📄 Table of Contents

◉ Closures

🔹 But, why to use Closures at all ?

const getSecret = (secret) => {
return {
get: () => secret
};
};

Event listeners

<!DOCTYPE html>
<html lang="en">
<head>
<meta charset="UTF-8" />
<meta name="viewport" content="width=device-width, initial-scale=1.0" />
<title>Document</title>
</head>
<body>
Closures in event listeners
</body>
<script>
const body = document.body;
const initButtons = () => {
let button;
for (var i = 0; i < 5; i++) {
button = document.createElement("button");
button.innerHTML = "Button " + i;
button.addEventListener("click", (e) => {
alert(i);
});
body.appendChild(button);
}
};
initButtons();
</script>
</html>
<!DOCTYPE html>
<html lang="en">
<head>
<meta charset="UTF-8" />
<meta name="viewport" content="width=device-width, initial-scale=1.0" />
<title>Document</title>
</head>
<body>
Closures in event listeners
</body>
<script>
const body = document.body;
const initButton = (name, alertMessage) => {
button = document.createElement("button");
button.innerHTML = "Button " + name;
button.addEventListener("click", (e) => {
alert(alertMessage);
});
body.appendChild(button);
};
for (var i = 0; i < 5; i++) {
initButton(i, i);
}
</script>
</html>
<!DOCTYPE html>
<html lang="en">
<head>
<meta charset="UTF-8" />
<meta name="viewport" content="width=device-width, initial-scale=1.0" />
<title>Document</title>
</head>
<body>
Closures in event listeners
</body>
<script>
const body = document.body;
const initButtons = () => {
let button;
for (let i = 0; i < 5; i++) {
button = document.createElement("button");
button.innerHTML = "Button " + i;
button.addEventListener("click", (e) => {
alert(i);
});
body.appendChild(button);
}
};
initButtons();
</script>
</html>

🔹 Disadvantages of using Closures in javascript.

// dev is NOT accessible herefunction someFunc() {
// dev is accessible here
const dev = 'to';
}
// dev is NOT accessible here
// Parent functionfunction parent() {
// Local variable of the parent function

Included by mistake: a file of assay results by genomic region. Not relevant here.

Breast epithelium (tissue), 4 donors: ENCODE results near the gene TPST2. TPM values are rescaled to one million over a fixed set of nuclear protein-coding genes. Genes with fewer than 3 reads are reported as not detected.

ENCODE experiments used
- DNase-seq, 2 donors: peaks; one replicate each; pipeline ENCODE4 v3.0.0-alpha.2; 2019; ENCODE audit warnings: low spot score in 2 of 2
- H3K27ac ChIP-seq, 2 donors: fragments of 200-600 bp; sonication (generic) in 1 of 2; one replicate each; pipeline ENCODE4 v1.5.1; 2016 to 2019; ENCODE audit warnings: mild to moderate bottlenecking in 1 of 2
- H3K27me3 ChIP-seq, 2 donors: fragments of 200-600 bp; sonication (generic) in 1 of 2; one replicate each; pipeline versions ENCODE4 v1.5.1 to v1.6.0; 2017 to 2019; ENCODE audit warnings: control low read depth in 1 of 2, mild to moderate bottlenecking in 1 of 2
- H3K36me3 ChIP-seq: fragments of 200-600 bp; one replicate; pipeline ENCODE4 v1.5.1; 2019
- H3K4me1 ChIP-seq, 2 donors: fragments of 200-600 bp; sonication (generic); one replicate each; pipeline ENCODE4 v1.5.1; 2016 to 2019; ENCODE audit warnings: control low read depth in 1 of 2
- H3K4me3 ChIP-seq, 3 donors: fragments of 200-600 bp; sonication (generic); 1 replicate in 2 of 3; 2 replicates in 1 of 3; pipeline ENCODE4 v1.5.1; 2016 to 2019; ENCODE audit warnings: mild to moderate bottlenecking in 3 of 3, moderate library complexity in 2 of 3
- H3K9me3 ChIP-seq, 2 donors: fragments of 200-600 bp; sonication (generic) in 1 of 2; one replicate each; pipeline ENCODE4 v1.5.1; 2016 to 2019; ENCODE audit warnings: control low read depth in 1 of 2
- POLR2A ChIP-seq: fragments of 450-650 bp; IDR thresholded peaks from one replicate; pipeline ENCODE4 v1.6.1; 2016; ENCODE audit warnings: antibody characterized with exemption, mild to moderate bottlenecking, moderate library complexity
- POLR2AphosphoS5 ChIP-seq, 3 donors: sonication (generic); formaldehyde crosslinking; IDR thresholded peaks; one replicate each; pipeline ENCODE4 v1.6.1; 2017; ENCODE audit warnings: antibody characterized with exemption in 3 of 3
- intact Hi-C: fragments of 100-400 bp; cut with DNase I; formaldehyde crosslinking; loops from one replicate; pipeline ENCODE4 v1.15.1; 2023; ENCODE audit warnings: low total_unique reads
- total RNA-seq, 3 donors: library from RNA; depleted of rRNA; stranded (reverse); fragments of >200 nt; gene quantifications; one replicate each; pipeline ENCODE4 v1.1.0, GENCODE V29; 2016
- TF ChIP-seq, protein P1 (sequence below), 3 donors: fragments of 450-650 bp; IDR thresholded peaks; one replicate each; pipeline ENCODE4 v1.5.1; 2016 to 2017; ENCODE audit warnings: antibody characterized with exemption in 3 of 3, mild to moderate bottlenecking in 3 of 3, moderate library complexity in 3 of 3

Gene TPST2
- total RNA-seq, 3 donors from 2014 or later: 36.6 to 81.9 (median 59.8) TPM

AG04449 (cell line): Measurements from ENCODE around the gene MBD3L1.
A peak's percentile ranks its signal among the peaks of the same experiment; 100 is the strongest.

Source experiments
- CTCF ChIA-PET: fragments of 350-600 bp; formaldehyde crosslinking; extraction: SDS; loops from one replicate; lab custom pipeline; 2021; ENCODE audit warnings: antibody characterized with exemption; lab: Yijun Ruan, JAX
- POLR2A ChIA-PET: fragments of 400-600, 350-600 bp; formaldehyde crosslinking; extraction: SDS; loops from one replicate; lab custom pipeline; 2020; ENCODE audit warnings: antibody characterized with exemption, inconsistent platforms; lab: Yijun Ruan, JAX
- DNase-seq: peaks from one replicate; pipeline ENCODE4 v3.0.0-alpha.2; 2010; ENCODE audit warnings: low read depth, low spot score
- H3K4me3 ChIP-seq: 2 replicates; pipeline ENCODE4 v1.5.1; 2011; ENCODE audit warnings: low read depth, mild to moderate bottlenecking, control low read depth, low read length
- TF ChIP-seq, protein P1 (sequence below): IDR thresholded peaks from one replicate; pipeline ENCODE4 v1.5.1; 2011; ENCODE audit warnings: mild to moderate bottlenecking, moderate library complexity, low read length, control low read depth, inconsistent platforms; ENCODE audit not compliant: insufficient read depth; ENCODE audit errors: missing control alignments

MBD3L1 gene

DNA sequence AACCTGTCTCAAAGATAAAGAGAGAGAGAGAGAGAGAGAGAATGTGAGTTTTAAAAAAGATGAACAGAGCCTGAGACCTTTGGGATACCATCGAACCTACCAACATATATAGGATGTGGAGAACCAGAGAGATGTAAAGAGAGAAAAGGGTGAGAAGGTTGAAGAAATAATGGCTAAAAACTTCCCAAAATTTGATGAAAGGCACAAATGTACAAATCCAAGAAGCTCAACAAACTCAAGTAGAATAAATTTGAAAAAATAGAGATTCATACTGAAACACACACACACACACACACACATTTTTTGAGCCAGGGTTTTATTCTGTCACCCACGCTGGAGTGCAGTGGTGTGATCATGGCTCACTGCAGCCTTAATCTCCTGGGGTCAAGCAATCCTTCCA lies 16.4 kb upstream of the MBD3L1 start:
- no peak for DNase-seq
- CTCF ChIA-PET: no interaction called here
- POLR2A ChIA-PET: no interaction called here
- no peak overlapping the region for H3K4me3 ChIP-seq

const prefix = 'I am a ';
// Child function
return function(noun) {
// The child function depends on the variables of the parent function.
return prefix + noun;
};
}
// Store the returned child function
const getSentence = parent();
// At this point, `parent()` has finished executing.
// Despite that, the `prefix` variable is still
// accessible to the child function. More on that later.
const job = getSentence('programmer');// What is the value of `job`?
console.log(job); // 'I am a programmer'

A closure is like a “snapshot” of the environment a function is in when it is executed. Its closure is its own internal copy of the environment.

Closures in action.

var counter = 0; function increase() {
counter += 1; // increment its current value.
console.log(counter);
}
increase();
increase();
increase();
// The counter is now equal to 3.
function increase() {
var counter = 0;
counter += 1; // increment its current value.
console.log(counter);
}
increase();
increase();
increase();
// We expect the value of the count variable is 3, but it will be 1.
var increase = (function() {
var counter = 0;
return function () {
return counter += 1;
}
console.log(counter);
})(); //* IIFE Auto-invoked function.increase();
increase();
increase();
// The counter is now equal to 3.

A common mistake

function count() {
var i;
for (i = 1; i <= 3; i ++) {
setTimeout (function () {
console.log ('The count value is '+ i);
}, 1000); // 1000 milliseconds = 1 second
}
}
count();
function count() {
var i;
function display(j) {
return function () {
console.log ('The counter value is ' + j);
}
};
for (i = 1; i <= 3; i ++) {
setTimeout (display(i), 1000);
}
}
count();

🔹 Alternative of Closures ?

Experience with Front-end Technologies and MERN / MEAN Stack. Working on all Major UI Frameworks like React, Angular.